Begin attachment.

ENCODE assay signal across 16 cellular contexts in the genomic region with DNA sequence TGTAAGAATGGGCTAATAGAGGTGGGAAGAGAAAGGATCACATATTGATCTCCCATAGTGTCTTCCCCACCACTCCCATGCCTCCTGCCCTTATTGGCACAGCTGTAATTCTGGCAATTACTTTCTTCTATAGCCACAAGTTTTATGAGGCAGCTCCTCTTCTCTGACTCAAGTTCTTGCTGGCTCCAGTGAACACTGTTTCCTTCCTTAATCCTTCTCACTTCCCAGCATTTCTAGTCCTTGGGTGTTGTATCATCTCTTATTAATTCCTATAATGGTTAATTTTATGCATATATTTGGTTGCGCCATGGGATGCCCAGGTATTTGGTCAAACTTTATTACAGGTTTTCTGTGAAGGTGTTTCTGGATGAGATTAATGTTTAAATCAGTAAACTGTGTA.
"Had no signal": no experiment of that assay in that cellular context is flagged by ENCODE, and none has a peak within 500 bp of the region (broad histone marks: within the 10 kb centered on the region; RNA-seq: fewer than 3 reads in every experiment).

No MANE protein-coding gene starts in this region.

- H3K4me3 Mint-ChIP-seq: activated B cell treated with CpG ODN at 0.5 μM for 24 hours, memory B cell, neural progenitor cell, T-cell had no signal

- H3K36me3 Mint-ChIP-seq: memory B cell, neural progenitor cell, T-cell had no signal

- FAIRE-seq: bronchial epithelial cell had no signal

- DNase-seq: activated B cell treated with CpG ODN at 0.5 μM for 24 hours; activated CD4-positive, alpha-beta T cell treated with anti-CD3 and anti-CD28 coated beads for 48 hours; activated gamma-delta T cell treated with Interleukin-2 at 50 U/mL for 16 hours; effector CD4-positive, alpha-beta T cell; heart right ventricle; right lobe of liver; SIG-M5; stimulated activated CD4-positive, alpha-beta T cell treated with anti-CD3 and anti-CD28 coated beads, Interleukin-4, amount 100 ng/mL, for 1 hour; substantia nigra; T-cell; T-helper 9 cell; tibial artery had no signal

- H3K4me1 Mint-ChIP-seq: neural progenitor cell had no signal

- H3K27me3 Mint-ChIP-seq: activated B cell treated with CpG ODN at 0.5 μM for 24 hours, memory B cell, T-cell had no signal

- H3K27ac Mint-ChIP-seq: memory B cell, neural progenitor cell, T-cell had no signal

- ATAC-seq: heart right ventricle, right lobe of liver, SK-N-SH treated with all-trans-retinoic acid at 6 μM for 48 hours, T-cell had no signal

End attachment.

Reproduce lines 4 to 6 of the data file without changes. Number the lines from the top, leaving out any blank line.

- H3K4me3 Mint-ChIP-seq: activated B cell treated with CpG ODN at 0.5 μM for 24 hours, memory B cell, neural progenitor cell, T-cell had no signal

- H3K36me3 Mint-ChIP-seq: memory B cell, neural progenitor cell, T-cell had no signal

- FAIRE-seq: bronchial epithelial cell had no signal